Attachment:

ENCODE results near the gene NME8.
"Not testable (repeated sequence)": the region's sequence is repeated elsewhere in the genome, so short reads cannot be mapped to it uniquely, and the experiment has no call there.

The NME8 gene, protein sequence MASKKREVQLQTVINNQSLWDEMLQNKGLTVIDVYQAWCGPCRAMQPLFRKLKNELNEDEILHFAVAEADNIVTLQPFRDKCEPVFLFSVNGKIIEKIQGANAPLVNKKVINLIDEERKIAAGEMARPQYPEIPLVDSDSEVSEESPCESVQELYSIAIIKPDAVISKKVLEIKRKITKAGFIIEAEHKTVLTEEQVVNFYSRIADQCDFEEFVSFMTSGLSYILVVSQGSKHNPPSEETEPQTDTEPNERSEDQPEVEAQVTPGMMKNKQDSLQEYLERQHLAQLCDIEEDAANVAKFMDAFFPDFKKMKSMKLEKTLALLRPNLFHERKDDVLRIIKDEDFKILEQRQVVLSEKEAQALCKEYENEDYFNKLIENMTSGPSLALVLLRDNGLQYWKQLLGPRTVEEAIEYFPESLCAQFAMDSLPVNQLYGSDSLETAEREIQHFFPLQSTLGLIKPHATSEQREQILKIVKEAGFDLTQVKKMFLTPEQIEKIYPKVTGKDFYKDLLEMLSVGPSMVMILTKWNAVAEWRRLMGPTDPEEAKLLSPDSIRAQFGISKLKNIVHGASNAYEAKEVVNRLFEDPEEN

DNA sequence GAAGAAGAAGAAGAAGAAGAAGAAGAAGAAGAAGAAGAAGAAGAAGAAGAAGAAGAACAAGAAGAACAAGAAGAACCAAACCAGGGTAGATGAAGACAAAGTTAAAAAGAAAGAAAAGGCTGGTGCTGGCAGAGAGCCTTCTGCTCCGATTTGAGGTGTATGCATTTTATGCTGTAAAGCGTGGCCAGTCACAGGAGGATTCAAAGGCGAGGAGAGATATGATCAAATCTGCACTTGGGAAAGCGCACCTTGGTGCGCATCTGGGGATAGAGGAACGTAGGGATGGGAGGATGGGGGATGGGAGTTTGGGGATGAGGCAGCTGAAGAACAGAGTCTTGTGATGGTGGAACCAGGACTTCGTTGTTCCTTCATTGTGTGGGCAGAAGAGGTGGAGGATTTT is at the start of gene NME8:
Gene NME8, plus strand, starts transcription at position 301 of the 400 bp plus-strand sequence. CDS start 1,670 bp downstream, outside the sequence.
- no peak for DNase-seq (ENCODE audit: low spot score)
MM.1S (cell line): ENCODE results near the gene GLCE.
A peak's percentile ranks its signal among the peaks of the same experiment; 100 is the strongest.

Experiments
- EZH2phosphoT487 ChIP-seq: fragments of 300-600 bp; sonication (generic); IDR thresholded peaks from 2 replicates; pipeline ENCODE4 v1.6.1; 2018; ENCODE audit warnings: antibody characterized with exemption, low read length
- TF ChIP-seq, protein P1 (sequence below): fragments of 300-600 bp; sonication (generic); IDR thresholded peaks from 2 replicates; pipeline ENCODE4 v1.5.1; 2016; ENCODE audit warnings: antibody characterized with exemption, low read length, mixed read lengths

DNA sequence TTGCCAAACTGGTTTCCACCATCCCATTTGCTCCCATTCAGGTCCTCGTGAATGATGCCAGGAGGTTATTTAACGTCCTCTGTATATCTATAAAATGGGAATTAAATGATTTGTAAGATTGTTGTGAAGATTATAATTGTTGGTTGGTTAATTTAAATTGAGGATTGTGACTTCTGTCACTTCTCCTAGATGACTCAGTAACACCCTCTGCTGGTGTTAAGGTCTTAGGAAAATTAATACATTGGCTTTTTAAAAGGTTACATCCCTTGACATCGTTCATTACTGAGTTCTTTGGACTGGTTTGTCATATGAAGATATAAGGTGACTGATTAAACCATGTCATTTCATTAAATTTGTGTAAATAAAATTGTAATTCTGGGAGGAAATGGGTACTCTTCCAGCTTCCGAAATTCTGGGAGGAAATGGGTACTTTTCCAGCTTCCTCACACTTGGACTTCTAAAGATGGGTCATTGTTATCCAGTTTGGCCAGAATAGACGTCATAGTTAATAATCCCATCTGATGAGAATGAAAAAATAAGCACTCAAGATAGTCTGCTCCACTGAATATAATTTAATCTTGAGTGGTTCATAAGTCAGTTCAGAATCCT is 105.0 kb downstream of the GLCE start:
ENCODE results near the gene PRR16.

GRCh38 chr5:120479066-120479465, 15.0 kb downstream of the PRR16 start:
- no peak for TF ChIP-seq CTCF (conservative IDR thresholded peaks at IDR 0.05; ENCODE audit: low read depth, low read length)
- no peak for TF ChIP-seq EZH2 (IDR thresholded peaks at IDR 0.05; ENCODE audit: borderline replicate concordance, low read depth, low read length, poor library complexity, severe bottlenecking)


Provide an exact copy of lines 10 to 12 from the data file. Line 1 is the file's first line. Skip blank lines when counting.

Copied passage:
- EZH2phosphoT487 ChIP-seq: fragments of 300-600 bp; sonication (generic); IDR thresholded peaks from 2 replicates; pipeline ENCODE4 v1.6.1; 2018; ENCODE audit warnings: antibody characterized with exemption, low read length
- TF ChIP-seq, protein P1 (sequence below): fragments of 300-600 bp; sonication (generic); IDR thresholded peaks from 2 replicates; pipeline ENCODE4 v1.5.1; 2016; ENCODE audit warnings: antibody characterized with exemption, low read length, mixed read lengths

DNA sequence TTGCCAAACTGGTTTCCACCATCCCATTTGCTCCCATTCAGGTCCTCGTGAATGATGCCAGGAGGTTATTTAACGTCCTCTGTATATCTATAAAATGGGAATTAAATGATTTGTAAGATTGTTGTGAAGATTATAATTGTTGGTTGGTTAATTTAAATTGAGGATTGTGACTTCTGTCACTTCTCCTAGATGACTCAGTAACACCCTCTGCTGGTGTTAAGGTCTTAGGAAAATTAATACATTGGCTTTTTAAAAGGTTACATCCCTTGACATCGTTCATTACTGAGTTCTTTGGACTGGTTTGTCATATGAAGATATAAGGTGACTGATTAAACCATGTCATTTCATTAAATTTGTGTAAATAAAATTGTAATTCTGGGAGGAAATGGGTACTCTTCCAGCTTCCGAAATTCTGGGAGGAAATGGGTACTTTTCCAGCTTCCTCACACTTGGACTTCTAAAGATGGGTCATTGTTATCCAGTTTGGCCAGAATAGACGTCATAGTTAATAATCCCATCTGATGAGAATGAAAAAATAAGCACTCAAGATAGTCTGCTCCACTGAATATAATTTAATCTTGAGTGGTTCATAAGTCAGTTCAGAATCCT is 105.0 kb downstream of the GLCE start: